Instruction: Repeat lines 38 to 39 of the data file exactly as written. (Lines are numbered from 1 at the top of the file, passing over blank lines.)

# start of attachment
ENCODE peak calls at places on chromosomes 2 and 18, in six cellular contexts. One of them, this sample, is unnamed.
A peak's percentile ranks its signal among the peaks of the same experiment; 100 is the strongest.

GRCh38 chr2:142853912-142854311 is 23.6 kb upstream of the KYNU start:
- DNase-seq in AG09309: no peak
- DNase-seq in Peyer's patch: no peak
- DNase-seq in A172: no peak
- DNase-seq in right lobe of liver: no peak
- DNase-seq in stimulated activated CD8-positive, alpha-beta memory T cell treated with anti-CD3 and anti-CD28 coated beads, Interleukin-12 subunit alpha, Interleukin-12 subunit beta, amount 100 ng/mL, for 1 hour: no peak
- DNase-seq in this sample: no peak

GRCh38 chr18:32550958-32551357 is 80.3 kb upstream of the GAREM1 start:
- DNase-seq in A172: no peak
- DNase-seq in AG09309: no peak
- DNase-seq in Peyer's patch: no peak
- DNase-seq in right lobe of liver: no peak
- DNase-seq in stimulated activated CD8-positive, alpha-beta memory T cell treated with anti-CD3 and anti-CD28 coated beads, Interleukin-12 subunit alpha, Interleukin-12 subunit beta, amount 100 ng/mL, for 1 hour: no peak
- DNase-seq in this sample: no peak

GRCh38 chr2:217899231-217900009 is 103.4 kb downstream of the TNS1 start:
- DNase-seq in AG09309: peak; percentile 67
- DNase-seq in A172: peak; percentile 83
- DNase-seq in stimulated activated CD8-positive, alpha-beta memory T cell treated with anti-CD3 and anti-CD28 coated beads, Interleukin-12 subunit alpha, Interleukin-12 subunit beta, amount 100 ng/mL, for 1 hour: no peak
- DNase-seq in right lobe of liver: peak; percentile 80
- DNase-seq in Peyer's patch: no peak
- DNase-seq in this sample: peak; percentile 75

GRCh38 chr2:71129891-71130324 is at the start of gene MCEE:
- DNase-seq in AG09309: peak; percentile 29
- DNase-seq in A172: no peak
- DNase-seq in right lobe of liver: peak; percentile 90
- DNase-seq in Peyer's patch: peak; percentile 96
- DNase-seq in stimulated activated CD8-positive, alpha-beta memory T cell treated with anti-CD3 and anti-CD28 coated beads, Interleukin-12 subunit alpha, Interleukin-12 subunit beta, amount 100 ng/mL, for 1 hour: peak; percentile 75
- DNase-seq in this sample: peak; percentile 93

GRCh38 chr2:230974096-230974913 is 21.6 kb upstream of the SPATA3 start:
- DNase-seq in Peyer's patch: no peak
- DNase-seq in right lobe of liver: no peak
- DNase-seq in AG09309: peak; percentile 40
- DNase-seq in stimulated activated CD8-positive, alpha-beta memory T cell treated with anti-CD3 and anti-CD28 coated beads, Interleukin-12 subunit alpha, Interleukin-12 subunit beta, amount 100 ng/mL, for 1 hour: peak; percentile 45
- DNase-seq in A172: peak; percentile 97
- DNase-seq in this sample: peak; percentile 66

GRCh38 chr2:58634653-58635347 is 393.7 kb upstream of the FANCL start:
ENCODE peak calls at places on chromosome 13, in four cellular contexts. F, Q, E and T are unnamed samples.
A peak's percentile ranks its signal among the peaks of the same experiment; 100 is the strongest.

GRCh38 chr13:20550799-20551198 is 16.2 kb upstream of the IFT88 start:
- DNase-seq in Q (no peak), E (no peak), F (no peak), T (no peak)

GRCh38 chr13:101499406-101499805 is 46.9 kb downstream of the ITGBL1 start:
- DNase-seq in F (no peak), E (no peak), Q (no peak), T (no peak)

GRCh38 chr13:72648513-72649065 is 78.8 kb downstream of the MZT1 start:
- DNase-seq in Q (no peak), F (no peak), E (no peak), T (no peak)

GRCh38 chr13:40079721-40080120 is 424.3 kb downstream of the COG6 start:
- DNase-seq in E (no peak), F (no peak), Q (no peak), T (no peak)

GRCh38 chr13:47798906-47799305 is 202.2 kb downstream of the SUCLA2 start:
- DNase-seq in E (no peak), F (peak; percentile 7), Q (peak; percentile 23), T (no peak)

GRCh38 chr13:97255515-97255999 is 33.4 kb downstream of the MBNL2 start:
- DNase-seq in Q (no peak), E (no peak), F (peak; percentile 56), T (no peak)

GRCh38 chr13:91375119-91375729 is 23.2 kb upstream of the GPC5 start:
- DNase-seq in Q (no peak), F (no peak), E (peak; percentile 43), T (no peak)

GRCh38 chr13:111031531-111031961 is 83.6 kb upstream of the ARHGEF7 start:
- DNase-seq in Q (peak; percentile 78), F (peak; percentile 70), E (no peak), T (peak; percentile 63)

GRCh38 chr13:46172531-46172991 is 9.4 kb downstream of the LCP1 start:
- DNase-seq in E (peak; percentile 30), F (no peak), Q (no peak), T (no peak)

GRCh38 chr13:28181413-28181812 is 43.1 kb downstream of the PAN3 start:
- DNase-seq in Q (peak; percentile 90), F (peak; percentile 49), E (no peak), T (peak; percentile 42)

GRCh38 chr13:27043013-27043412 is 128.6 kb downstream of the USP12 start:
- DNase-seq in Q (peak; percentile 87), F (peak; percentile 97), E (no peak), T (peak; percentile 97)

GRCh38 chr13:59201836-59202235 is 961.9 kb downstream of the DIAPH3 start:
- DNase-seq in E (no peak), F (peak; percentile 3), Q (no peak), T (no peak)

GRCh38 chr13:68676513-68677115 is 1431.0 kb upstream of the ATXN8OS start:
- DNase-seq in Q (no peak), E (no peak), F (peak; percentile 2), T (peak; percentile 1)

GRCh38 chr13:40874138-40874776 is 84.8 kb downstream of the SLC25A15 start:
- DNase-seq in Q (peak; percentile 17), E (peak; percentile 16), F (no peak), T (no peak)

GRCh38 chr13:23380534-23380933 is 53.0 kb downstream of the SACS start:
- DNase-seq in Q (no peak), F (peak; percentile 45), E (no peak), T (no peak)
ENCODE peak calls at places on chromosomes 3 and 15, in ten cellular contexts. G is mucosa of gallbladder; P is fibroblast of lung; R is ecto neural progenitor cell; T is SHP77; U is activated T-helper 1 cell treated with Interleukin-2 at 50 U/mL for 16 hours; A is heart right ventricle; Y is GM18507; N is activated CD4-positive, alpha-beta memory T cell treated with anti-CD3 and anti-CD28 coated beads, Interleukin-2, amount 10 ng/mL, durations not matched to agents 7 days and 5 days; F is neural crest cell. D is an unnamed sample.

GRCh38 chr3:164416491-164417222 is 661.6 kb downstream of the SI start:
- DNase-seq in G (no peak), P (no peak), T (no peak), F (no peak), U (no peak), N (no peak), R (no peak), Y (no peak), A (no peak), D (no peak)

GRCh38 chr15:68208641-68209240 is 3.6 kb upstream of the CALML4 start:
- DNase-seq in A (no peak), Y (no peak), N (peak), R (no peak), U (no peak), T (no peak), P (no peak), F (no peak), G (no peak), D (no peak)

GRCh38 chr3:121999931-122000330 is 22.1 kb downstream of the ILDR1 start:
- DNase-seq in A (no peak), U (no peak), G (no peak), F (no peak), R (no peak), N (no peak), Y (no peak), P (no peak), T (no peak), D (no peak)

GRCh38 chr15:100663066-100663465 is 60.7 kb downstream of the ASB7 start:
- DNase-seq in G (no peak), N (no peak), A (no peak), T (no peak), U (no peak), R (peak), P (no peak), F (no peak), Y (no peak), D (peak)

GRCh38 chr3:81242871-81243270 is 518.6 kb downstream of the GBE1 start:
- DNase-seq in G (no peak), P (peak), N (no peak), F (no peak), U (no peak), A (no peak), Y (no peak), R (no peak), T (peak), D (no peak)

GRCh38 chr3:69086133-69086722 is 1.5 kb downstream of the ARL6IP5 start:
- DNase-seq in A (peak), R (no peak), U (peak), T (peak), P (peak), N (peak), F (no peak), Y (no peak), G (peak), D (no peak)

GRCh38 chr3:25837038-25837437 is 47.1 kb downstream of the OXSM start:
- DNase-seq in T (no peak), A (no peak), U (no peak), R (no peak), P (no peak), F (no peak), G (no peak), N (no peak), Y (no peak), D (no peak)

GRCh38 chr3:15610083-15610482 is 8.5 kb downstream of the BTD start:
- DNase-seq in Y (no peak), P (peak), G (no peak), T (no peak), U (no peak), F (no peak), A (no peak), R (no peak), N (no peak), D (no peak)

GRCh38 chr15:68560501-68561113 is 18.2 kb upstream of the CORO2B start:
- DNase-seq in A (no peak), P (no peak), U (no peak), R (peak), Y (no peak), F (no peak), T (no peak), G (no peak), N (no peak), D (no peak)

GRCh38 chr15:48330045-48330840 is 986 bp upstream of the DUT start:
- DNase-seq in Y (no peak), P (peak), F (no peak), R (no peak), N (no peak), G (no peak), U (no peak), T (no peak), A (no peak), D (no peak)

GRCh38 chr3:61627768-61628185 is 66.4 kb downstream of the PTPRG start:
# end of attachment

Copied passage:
GRCh38 chr2:58634653-58635347 is 393.7 kb upstream of the FANCL start:
ENCODE peak calls at places on chromosome 13, in four cellular contexts. F, Q, E and T are unnamed samples.